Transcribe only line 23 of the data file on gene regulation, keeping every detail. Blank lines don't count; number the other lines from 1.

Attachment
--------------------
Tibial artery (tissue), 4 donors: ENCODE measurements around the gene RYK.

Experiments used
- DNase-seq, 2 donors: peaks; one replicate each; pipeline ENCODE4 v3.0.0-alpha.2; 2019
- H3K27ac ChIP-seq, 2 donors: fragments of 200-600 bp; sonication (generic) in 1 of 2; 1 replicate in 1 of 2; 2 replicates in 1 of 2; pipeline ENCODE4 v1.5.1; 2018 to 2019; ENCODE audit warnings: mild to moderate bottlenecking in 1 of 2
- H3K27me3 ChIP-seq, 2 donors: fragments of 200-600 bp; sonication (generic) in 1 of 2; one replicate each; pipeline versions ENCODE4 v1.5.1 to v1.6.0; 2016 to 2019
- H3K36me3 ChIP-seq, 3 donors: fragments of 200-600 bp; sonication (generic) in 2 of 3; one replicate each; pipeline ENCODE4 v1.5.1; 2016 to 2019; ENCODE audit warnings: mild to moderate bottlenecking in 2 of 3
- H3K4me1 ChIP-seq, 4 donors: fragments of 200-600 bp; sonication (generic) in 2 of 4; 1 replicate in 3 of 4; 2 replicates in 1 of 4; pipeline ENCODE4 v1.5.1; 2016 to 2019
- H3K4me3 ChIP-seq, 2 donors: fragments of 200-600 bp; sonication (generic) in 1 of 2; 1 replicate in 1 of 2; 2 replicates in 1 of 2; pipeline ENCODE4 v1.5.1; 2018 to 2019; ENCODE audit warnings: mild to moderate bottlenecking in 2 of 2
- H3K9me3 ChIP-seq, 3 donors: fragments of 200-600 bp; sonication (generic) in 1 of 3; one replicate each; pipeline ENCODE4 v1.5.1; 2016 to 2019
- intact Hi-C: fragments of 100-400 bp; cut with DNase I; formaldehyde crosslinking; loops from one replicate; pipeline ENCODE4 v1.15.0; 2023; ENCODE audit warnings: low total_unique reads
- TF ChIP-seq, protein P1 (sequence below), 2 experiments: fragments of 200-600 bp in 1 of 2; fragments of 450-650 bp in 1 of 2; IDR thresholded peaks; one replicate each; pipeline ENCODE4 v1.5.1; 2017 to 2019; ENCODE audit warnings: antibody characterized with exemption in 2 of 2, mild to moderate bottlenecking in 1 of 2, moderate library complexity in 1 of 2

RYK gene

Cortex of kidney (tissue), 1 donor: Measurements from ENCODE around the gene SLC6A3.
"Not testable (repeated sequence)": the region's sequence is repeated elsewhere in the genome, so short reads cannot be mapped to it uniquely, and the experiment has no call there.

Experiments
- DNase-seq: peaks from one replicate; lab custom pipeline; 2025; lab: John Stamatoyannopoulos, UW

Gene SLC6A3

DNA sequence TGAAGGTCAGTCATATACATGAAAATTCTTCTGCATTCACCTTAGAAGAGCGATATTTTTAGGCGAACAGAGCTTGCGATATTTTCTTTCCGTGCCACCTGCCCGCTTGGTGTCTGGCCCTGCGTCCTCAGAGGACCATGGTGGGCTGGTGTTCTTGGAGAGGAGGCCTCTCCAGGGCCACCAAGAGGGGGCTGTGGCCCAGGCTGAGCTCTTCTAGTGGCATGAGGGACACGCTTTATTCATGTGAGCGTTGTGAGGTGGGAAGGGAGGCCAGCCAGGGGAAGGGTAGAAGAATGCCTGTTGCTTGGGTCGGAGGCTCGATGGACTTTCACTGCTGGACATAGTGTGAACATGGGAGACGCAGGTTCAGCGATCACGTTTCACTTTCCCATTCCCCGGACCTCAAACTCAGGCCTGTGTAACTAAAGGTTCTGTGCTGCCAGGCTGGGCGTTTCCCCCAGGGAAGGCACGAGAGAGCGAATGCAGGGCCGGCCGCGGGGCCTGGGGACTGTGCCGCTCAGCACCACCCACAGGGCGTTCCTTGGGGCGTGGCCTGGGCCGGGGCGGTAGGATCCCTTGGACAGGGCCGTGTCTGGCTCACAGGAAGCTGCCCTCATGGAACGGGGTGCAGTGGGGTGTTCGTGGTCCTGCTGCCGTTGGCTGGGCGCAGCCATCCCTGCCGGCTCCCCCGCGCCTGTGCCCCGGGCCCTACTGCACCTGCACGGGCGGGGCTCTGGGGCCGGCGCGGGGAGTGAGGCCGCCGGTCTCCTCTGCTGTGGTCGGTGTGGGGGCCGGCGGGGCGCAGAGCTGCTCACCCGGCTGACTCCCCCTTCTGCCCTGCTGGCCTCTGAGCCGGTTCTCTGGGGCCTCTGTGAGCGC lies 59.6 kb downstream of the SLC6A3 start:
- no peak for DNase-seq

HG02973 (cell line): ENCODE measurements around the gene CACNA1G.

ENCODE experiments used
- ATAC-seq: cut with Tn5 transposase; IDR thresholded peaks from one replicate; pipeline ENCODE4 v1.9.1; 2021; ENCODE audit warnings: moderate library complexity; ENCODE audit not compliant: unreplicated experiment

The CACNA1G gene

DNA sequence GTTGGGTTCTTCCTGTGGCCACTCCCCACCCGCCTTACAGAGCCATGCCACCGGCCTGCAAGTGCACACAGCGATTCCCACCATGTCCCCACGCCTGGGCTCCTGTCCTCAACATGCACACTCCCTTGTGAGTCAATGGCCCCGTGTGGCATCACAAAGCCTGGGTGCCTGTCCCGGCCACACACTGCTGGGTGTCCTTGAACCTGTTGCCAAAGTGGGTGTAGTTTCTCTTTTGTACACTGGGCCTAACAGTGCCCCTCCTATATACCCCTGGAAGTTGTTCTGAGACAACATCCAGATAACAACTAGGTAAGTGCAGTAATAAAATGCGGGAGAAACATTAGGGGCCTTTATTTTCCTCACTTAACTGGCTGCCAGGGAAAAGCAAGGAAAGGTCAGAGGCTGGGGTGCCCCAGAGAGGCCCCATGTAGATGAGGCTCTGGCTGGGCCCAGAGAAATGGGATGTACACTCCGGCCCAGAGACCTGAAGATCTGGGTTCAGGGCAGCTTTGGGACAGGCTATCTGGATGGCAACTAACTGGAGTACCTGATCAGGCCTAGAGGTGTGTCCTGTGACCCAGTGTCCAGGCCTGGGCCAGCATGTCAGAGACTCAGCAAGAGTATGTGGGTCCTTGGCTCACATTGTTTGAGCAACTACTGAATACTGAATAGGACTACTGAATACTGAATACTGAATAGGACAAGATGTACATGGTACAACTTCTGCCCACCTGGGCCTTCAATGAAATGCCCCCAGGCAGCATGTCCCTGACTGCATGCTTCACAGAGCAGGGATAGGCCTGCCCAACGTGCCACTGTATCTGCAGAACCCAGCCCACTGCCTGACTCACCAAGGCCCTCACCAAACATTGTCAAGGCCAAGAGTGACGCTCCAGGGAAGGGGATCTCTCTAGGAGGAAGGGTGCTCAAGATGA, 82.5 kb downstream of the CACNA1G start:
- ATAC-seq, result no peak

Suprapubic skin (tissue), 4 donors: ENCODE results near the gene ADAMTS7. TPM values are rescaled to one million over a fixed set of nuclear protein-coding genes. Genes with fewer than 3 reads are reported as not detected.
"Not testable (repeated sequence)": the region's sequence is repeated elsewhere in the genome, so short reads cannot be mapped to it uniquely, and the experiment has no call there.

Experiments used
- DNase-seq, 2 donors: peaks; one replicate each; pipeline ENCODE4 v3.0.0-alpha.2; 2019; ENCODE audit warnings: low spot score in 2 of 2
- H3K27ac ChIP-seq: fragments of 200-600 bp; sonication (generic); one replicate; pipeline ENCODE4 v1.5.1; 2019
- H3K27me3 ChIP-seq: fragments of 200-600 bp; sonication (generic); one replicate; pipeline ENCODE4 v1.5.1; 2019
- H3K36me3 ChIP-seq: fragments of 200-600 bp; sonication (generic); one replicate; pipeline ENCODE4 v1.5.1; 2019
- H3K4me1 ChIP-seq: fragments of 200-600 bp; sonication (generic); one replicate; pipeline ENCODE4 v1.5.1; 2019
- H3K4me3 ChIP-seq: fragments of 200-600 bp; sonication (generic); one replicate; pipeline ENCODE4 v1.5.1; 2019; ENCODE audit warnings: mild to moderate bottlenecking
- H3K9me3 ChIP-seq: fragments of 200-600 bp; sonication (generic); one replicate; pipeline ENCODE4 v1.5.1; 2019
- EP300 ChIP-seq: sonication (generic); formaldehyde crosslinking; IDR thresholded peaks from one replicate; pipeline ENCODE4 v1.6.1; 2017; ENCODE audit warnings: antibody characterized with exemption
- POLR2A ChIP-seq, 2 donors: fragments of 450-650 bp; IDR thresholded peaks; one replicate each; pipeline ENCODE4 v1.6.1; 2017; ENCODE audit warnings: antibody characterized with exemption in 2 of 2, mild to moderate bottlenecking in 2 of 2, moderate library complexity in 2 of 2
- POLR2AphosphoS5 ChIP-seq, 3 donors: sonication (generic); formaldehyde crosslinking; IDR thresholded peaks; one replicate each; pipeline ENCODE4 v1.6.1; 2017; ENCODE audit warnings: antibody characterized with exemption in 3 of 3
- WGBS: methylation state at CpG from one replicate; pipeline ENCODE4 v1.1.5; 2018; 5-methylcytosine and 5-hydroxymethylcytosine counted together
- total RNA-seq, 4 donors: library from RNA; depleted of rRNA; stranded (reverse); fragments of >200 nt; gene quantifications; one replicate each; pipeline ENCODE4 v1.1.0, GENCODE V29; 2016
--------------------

The CACNA1G gene